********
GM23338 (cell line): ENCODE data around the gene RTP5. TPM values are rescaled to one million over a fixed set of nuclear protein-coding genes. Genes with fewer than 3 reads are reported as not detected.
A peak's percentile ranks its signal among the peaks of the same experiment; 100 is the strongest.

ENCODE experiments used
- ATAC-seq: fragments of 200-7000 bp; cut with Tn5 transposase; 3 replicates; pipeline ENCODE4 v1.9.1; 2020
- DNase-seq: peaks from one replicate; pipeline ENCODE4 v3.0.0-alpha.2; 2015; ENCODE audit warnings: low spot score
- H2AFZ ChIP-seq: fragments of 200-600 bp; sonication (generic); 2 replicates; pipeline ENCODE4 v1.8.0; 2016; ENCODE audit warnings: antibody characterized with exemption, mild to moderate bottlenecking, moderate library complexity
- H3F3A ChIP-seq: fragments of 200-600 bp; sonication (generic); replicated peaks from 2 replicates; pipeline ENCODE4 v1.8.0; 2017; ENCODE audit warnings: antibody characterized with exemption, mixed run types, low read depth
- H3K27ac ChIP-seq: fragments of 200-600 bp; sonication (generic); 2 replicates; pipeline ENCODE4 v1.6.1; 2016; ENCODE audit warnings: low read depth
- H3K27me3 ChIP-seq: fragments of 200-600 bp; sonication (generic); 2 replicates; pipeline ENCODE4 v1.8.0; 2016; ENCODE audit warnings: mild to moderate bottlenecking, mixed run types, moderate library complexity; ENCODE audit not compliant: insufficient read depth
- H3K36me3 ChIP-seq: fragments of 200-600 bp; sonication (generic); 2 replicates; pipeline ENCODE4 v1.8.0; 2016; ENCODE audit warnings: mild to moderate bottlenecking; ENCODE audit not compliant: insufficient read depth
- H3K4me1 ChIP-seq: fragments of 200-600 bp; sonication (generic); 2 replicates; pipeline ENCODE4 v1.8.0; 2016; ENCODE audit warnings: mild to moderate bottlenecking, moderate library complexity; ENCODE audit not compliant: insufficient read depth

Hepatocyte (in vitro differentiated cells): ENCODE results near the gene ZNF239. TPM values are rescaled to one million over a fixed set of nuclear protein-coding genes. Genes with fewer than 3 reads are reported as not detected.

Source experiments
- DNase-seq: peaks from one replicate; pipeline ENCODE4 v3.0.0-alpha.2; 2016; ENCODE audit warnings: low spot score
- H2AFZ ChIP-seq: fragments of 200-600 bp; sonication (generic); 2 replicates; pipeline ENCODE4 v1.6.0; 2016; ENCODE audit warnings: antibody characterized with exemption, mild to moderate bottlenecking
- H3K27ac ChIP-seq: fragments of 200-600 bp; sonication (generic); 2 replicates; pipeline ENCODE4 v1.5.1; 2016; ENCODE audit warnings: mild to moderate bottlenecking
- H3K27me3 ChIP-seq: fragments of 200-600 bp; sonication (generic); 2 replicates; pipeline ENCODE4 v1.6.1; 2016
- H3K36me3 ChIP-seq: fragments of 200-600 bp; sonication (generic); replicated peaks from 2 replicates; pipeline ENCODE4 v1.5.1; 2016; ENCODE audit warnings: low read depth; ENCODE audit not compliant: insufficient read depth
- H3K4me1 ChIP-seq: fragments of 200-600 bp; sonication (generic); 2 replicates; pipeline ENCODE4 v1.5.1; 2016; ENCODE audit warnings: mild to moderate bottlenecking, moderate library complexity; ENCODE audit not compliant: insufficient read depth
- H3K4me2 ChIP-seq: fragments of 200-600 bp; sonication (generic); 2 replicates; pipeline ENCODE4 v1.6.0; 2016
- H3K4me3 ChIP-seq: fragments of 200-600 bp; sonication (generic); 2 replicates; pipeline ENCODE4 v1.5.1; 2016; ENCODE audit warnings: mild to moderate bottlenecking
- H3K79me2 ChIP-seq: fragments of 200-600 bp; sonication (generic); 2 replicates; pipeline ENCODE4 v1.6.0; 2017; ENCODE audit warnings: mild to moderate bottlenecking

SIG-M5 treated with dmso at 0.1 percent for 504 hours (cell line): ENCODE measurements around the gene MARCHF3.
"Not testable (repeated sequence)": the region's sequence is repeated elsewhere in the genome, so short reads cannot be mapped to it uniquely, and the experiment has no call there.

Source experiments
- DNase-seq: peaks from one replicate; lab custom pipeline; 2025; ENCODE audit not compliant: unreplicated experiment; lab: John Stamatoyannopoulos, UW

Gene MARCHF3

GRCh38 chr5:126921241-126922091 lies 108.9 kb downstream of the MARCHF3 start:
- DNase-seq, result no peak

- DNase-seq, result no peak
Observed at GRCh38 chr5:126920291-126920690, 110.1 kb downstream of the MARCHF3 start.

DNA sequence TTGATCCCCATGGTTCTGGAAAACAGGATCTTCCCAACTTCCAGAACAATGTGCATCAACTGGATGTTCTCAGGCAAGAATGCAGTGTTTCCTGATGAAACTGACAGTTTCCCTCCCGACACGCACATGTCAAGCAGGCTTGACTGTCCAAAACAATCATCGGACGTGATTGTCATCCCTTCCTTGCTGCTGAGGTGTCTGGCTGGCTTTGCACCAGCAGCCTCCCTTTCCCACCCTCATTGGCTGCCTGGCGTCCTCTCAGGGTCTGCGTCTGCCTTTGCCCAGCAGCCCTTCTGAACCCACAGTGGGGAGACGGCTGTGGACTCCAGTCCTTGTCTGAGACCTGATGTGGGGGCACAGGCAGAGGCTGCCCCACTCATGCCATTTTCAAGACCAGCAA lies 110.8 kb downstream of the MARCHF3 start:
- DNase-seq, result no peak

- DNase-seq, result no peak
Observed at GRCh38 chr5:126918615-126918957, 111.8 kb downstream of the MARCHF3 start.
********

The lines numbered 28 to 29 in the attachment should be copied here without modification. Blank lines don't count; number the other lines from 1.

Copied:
GRCh38 chr5:126921241-126922091 lies 108.9 kb downstream of the MARCHF3 start:
- DNase-seq, result no peak